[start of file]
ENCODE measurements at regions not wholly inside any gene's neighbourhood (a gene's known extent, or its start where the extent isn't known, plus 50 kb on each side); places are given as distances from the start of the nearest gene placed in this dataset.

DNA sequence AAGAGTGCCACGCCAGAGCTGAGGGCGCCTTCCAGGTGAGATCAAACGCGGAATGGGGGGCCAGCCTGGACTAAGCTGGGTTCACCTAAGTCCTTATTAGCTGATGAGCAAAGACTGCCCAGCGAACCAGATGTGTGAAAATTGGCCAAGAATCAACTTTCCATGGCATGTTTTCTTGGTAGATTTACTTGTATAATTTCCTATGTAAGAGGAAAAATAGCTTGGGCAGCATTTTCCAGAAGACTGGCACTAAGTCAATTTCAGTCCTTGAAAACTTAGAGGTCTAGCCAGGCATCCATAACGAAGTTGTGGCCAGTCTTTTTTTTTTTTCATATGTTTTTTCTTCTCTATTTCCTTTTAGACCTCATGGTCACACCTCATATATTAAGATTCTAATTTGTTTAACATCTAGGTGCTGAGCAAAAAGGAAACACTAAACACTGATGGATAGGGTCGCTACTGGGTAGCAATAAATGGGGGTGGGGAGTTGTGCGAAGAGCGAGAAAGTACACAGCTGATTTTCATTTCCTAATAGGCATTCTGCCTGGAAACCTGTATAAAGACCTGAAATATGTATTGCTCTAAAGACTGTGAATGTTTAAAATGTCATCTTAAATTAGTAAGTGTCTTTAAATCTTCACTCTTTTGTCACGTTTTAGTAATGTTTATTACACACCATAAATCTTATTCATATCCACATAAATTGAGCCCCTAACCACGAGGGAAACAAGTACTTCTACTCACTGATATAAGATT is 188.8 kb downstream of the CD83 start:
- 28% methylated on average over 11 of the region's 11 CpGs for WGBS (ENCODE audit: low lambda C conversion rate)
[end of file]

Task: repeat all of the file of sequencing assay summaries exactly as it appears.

ENCODE measurements at regions not wholly inside any gene's neighbourhood (a gene's known extent, or its start where the extent isn't known, plus 50 kb on each side); places are given as distances from the start of the nearest gene placed in this dataset.

DNA sequence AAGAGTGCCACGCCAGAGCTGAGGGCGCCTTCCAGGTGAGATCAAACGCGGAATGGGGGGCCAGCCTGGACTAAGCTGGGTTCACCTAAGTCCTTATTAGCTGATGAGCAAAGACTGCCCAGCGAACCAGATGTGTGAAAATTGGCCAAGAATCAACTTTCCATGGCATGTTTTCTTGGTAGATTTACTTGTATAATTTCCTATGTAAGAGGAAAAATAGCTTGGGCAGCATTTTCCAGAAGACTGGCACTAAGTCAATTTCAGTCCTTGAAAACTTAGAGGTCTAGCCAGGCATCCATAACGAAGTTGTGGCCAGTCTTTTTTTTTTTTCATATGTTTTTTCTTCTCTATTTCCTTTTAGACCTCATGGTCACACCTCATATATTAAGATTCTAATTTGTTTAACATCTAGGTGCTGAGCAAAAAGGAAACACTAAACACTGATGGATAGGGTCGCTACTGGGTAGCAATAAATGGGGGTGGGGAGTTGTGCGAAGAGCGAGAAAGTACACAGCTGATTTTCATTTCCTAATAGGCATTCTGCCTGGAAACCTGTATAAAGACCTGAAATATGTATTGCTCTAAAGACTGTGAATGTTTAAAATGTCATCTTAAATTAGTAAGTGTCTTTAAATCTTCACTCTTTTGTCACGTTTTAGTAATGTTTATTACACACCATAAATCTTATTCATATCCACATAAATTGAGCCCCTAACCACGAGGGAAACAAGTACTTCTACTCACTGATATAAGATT is 188.8 kb downstream of the CD83 start:
- 28% methylated on average over 11 of the region's 11 CpGs for WGBS (ENCODE audit: low lambda C conversion rate)